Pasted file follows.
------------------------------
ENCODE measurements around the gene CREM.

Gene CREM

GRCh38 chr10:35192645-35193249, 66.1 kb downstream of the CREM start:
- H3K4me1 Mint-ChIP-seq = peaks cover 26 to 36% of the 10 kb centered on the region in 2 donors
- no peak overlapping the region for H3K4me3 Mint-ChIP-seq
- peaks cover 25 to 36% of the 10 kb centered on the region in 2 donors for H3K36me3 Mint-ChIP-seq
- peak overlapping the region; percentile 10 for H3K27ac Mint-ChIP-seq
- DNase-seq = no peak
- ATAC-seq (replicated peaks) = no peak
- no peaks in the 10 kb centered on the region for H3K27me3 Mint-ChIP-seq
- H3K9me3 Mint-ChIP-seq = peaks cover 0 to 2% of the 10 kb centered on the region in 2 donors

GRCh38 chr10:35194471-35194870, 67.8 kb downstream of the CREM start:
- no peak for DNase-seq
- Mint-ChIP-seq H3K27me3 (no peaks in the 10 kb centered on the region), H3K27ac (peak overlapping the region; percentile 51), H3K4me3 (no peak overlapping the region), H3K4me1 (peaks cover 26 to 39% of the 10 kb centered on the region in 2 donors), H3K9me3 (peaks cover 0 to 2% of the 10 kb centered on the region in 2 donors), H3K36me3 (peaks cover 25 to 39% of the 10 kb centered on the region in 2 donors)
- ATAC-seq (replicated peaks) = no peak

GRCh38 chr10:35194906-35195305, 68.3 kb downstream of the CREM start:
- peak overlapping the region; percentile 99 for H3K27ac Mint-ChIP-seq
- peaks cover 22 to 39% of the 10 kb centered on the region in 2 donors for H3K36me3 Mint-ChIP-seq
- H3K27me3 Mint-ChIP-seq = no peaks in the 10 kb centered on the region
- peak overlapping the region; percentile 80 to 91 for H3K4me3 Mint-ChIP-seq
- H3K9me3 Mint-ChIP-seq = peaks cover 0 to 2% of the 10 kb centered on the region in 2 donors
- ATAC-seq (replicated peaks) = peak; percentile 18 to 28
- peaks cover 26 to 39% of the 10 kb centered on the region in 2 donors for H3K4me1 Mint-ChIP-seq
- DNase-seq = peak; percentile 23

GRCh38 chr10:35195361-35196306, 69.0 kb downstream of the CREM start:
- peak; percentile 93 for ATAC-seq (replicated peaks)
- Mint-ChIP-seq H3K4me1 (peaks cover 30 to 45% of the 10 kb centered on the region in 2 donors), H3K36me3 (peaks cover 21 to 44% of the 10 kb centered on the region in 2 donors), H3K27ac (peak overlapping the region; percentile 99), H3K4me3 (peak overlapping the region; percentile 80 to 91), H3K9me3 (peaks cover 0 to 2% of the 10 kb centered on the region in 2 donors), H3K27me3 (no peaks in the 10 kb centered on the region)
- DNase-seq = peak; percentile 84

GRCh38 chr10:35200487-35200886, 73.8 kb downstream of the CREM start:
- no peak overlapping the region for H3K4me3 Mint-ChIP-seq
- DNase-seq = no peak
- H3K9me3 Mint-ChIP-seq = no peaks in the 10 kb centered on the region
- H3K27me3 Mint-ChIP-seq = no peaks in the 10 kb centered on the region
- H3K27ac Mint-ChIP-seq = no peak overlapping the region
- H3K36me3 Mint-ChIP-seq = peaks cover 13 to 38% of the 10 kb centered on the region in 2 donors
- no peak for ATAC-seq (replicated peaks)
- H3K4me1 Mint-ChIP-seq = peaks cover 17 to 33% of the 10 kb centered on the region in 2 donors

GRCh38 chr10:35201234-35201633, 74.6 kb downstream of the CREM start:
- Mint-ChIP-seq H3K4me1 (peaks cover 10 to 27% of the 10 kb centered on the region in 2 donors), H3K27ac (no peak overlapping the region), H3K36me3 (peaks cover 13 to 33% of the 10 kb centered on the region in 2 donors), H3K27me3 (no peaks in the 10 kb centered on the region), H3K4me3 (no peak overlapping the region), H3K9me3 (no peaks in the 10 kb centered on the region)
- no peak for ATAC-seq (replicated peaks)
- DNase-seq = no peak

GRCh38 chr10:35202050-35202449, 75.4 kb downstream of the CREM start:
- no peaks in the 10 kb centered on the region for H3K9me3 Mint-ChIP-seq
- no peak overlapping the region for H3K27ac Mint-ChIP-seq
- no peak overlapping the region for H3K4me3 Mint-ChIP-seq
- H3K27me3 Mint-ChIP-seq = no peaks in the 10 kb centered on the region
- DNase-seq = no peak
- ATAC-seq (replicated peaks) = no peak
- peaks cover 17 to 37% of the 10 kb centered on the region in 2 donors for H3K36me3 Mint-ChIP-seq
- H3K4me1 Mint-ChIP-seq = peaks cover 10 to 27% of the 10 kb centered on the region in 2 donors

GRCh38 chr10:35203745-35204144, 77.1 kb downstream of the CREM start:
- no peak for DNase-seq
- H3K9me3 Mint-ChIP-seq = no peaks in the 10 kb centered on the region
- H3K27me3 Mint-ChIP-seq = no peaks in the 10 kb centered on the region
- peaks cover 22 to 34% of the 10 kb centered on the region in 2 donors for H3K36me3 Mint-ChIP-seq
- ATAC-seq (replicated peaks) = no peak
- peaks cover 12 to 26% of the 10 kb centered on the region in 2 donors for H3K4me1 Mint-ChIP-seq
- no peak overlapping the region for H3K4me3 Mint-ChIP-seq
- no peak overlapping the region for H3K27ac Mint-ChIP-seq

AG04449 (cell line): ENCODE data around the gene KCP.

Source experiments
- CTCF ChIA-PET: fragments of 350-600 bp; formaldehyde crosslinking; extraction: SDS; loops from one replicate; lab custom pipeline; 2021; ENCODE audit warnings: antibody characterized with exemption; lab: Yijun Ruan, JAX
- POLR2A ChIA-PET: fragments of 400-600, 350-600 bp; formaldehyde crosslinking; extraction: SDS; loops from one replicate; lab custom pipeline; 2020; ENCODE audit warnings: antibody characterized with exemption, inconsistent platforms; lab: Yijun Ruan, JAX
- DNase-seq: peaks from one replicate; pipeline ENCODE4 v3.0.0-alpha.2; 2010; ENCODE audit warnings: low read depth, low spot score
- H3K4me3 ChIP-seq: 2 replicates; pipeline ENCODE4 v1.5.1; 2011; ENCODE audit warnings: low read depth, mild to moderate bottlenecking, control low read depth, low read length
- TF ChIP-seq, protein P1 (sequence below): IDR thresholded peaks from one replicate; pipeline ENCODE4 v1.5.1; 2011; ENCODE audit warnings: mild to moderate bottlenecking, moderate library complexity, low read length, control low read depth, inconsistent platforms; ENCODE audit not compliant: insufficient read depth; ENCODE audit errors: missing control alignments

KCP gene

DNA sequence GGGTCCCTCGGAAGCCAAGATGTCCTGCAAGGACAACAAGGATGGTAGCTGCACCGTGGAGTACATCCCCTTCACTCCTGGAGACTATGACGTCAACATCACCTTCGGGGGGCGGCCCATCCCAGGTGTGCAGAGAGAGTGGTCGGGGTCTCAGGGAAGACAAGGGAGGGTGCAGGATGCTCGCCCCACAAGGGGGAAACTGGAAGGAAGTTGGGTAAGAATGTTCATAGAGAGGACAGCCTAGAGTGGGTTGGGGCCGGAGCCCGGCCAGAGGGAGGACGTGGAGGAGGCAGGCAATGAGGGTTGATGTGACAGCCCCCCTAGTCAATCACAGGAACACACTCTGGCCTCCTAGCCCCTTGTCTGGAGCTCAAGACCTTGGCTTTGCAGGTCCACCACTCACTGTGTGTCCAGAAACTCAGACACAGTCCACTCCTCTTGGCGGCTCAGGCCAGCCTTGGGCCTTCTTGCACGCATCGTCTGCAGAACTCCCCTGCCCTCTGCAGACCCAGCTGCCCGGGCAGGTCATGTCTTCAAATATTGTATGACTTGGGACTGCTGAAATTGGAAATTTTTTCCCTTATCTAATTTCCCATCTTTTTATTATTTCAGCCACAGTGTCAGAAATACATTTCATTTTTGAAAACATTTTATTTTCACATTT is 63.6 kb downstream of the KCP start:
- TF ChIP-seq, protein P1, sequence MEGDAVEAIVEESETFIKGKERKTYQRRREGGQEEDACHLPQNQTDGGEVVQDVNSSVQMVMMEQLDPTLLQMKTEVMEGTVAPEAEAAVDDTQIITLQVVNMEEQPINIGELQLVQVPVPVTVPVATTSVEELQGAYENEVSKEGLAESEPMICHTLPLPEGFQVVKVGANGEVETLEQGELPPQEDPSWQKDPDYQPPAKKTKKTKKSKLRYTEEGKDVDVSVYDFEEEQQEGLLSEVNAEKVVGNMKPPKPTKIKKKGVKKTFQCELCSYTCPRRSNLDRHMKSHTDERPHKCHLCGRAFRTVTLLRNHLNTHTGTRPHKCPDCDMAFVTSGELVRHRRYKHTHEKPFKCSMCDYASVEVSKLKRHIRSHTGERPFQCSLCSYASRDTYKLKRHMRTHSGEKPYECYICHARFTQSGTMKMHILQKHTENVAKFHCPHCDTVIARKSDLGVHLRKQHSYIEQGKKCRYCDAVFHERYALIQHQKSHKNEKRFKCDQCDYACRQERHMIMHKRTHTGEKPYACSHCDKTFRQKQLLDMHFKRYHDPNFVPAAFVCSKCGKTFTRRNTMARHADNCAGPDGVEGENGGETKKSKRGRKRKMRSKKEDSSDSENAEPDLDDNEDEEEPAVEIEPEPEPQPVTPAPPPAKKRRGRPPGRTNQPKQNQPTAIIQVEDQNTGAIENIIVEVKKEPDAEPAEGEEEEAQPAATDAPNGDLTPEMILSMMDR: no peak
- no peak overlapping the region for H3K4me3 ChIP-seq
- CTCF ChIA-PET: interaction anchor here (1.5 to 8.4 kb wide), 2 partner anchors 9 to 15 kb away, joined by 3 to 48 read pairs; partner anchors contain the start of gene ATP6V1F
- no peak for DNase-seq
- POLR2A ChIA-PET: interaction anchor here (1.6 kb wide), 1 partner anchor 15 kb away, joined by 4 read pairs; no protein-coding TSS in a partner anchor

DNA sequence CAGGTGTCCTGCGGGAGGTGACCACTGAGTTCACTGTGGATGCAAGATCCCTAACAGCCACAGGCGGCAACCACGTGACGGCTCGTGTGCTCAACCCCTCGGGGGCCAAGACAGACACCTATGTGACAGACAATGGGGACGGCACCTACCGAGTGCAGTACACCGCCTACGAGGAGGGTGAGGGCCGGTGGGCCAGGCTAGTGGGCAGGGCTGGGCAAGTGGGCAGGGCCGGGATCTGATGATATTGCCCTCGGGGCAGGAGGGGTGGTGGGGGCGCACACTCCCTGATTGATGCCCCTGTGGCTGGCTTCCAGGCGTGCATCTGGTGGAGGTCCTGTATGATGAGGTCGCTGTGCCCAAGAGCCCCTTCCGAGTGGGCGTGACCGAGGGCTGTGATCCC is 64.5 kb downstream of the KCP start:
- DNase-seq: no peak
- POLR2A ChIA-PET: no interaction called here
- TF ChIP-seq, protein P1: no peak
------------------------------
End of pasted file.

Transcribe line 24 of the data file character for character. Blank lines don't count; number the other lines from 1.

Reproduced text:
- DNase-seq = peak; percentile 23